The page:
Published on : 22 March 20193 min reading time
To be interested in fashion is also to be interested in its economy: from the creation of a brand to its distribution, passing of course by its financing and production. The fashion economy is in perpetual evolution with a production that in recent years has concentrated in low-cost countries with excesses that we know both humanly and environmentally. And which in response, more and more players are seeking to offer an “Ethical Fashion”. An economy that has also become digital, favoring new models: “Crowdfunding” campaigns, disintermediation in the distribution of clothing with the “Direct to the consumer” model, much richer brands offer, etc. As many topics as we wanted to deal in this theme dedicated to the economy of fashion.
What is the circular economy?
The concept of circular economy is quite new, although practices have existed for a long time. Circular economy comes from several streams of thought that take the principle of taking nature as an example. It is therefore a question of reproducing cyclic operation to eliminate any notion of “waste”, and to create only secondary material, like the dead leaf that becomes fertilizer by decomposing. As you can see, the secondary material is thus the result of the raw material, recovered and reworked to serve again.
When we talk about a circular economy, we think about recycling quite quickly. However, the latter can be very expensive and energy-consuming if the product is not designed for this purpose. Ecodesign anticipates recycling. It is a preventive approach where designers and engineers will think about the product by integrating from the start the possibility of recovering the material. There are several criteria to consider when developing a product for recycling: service life, material recycling properties, functionality, assembly (and disassembly), and so on. All these details will save businesses time, money and especially energy. Take the example of the fashion industry, at present, a garment can contain many different materials and be covered with accessories, such as pearls or buttons, which greatly complicates recycling! Imagine having to recycle tons and tons of clothes … Considering the time and energy needed, it would be important to imagine products that are easy to disassemble, right? Eco-design could respond to these difficulties by integrating recycling possibilities from the creation of the garment.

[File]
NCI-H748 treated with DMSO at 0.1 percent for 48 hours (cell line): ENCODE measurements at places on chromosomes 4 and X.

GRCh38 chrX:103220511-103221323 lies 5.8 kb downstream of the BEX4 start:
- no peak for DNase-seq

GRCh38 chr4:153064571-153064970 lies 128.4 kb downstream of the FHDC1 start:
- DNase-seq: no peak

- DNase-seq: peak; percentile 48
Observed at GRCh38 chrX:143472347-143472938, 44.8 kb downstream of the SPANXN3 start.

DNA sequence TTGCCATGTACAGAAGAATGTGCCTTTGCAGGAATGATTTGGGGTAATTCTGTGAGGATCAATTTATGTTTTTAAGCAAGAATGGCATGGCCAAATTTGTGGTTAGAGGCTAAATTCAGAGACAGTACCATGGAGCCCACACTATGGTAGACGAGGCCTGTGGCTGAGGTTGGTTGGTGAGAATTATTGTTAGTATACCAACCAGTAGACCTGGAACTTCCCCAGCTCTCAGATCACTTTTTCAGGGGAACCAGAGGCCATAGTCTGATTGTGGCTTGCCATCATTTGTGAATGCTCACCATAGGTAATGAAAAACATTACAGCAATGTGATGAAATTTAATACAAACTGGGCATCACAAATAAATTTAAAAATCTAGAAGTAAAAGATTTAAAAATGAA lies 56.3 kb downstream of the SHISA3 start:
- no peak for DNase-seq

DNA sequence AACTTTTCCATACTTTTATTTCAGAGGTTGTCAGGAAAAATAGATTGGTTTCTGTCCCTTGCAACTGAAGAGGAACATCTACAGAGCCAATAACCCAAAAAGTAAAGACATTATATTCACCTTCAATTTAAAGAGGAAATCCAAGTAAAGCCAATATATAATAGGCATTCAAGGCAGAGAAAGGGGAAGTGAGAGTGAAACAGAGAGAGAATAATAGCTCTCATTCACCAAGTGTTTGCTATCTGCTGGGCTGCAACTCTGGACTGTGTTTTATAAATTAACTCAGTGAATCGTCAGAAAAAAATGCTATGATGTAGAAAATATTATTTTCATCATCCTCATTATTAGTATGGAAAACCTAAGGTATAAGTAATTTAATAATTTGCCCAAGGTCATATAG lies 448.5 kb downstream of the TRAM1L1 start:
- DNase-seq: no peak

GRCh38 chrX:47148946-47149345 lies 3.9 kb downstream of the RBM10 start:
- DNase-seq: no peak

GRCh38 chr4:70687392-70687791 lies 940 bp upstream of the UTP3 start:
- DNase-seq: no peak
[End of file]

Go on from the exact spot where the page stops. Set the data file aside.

The economy of functionality
Although it can be studied separately, the economics of functionality can be linked to the circular economy when it also seeks to initiate a new way of consuming and thus reverse the tendency to create waste. In this case, companies no longer propose to sell the product but the use of this product. The symbolic value of property is replaced by the functional value of use. More and more companies are emerging based on this model. In the world of fashion, Tale me or Les ReBelles in Antwerp are Belgian companies that operate on the principle of renting clothes, thus enabling them to cope with the important turnover of fashion trends and thereby fight against the constitution of waste. With subscription systems, you can choose new parts every month and keep renewing your wardrobe!
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